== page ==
- The technology has changed/evolved. What was presented today is different; it’s not the Edison technology previously sited and upon which Theranos’ one FDA-approved test (Herpes Simplex Virus) was based. Perhaps that has something to do with the lack of FDA approval (of Edison, test methodologies, and the Nanotainer collection device), CLIA deficiencies (failed inspection at the Newark lab), and CMS sanctions (assumed to yet be appealed). All renditions of the new miniLab technology included disclaimers that the analyzer and the cartridges are NOT FDA approved for sale, nor are the collection devices. Frankly, it appeared a lot has been accomplished in a short amount of time (i.e. starting over, nearly from scratch, on the technologies for testing and collection) and that’s why there isn’t much data yet.
- The business strategy has changed/evolved. Holmes’ tests cannot be distributed to other labs (to use to perform testing) without FDA approval; meaning until her technologies receive this approval, distribution cannot occur, and testing can only be done as Laboratory-Developed Tests in Theranos’ CLIA laboratories (now jeopardized by the failed inspection and sanctions). Her previous plan to use patient service centers for collection (with transport to a central lab for testing) would have allowed her to proceed with business while she awaited CLIA-waived approval for Edison so she could deploy it to these centers). However, this was thwarted by CMS when they deemed her Nanotainer collection tube a medical device that also required FDA approval. This left her with no choice but to use competitors’ devices for fingersticks (or to collect venous specimens). This, complicated by the inspection woes, led Walgreens to sever ties.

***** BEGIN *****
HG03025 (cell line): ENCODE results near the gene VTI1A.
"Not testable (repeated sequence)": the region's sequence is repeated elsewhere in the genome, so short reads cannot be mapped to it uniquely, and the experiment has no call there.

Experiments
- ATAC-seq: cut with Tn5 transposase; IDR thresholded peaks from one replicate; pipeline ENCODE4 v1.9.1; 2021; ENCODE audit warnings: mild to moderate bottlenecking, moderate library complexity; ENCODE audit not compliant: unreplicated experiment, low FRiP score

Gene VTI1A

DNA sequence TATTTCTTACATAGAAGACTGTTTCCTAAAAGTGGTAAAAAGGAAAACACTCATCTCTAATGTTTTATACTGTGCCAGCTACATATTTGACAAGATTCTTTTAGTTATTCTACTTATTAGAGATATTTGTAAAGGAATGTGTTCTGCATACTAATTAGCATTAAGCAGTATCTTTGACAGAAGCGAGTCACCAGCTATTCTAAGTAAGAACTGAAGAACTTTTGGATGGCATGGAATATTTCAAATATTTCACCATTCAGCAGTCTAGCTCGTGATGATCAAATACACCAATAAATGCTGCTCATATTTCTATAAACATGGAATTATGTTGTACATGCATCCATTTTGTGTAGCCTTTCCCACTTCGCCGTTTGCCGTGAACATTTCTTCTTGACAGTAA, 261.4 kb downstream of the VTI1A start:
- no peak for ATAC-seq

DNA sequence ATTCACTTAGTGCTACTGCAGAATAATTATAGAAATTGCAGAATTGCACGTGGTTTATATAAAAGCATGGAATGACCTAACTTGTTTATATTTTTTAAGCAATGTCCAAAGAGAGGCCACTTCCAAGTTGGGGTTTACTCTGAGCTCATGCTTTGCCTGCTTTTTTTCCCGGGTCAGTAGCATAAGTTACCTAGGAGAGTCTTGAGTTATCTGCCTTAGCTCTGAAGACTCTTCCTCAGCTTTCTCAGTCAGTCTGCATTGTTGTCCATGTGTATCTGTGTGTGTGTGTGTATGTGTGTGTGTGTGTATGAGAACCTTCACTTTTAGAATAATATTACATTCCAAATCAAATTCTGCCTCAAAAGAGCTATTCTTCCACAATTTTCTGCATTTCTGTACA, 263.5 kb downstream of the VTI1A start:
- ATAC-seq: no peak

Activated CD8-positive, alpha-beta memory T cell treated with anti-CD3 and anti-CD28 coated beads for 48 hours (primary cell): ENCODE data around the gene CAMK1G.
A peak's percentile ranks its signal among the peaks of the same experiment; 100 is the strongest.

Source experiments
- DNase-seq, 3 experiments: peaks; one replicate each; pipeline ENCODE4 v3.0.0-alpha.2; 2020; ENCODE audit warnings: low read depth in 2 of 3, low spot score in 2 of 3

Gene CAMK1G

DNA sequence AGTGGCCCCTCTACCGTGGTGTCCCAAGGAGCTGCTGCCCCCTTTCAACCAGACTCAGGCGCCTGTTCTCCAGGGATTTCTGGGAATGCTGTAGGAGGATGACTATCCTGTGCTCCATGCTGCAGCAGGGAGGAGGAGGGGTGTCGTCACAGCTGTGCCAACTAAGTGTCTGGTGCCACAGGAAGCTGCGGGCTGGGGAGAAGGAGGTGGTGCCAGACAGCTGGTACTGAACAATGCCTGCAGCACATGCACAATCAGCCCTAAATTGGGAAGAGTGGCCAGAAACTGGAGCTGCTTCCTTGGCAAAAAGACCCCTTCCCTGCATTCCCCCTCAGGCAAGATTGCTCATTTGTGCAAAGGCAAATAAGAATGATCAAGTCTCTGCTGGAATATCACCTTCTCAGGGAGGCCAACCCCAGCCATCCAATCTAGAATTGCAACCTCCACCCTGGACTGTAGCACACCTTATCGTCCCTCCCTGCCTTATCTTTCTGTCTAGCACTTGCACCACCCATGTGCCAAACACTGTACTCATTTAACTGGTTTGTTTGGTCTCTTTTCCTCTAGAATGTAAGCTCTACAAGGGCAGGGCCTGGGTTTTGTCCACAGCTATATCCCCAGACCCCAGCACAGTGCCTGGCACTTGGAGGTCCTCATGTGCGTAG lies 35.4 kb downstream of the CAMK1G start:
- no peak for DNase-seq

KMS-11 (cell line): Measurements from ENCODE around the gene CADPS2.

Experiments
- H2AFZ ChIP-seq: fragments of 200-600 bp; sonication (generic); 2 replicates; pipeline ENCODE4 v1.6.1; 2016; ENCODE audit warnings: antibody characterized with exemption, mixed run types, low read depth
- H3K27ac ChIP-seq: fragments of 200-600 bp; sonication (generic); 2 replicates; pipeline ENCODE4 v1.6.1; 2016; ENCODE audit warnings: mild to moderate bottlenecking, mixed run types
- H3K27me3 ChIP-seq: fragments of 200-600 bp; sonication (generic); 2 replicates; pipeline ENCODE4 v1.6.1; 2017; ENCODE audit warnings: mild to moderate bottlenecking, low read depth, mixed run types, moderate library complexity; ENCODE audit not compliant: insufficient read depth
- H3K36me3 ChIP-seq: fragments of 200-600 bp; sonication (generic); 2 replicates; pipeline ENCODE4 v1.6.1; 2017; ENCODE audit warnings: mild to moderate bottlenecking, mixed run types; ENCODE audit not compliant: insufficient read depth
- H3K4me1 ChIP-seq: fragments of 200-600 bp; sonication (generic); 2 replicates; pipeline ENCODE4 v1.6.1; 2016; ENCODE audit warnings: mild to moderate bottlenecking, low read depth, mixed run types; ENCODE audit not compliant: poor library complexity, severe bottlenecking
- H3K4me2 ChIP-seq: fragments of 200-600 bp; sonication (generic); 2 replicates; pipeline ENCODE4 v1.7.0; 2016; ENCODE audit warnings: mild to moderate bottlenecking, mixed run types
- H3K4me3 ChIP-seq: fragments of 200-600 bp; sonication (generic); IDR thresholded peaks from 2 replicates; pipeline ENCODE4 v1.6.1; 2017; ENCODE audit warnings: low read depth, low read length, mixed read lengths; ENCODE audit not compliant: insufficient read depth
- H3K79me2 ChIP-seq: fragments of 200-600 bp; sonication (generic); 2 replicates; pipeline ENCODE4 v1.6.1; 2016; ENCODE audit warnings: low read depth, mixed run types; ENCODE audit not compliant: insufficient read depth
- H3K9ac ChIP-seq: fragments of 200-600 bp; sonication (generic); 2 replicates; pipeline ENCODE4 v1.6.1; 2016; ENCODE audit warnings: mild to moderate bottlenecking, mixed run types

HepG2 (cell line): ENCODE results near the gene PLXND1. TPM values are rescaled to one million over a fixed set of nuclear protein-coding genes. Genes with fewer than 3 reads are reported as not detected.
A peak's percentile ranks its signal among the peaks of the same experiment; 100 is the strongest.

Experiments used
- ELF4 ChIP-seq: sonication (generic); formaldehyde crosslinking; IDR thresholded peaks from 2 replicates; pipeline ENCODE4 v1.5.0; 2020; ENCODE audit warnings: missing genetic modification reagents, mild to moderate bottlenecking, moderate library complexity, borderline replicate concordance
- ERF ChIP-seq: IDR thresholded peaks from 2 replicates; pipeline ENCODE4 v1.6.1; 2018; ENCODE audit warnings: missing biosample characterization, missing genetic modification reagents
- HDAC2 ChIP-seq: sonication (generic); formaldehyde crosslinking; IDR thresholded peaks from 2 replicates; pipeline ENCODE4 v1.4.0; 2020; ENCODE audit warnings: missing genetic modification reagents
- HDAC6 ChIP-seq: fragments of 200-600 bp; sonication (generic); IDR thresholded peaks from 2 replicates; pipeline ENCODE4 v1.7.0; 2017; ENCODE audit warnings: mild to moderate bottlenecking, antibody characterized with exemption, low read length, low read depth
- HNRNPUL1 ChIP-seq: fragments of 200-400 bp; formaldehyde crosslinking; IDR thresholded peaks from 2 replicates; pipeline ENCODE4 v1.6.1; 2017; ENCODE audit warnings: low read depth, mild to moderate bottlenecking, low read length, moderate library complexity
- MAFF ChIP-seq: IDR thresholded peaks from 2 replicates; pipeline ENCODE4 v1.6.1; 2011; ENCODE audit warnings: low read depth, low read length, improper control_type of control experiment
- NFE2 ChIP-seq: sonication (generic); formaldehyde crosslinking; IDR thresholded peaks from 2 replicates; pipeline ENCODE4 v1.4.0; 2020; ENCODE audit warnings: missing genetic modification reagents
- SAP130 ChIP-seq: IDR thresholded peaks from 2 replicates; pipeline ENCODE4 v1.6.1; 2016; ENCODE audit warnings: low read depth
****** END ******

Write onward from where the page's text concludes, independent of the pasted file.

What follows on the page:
- Theranos needs validation to succeed. Where better to seek approval (if not an endorsement) than at a scientific conference? By seeking validation of Theranos’ science and technology from respected experts, Holmes can gain credibility, and also the expertise she so desperately needs to guide the research and data collection that can prove her technology works (data presented did not appear to be sufficient for true clinical correlation studies). She appealed to the audience that her technology will allow better access – not as waived tests without quality control, but rather as a system to remotely collect and process tests with results appropriately managed by credentialed lab personnel – since it can be distributed to remote locations but with oversight centralized to a lab where experts in each methodology can provide interpretation. Perhaps this showed the most effort of late – to accomplish connectivity of the distributed miniLabs to a centralized Theranos lab (the one in Arizona, still accredited to perform testing?) – so patient testing can still proceed?
It’s still unclear if Ms. Holmes truly understands the necessity of experienced medical lab scientists (operationally proven), if not just the approval of the scientific community for method validation. But at least she has recruited a few doctors / scientists to round out her board of business and political advisors.
Politicians or pundits, in Philadelphia at the end of the day, there are still many questions left unanswered. And Theranos’ technology is still nowhere near ready for patient testing.
For those seeking tangible returns on already validated methods, see There Will Be Blood – Investing in the Clinical Laboratory Space via Laboratory Corp of America and Quest Diagnostics.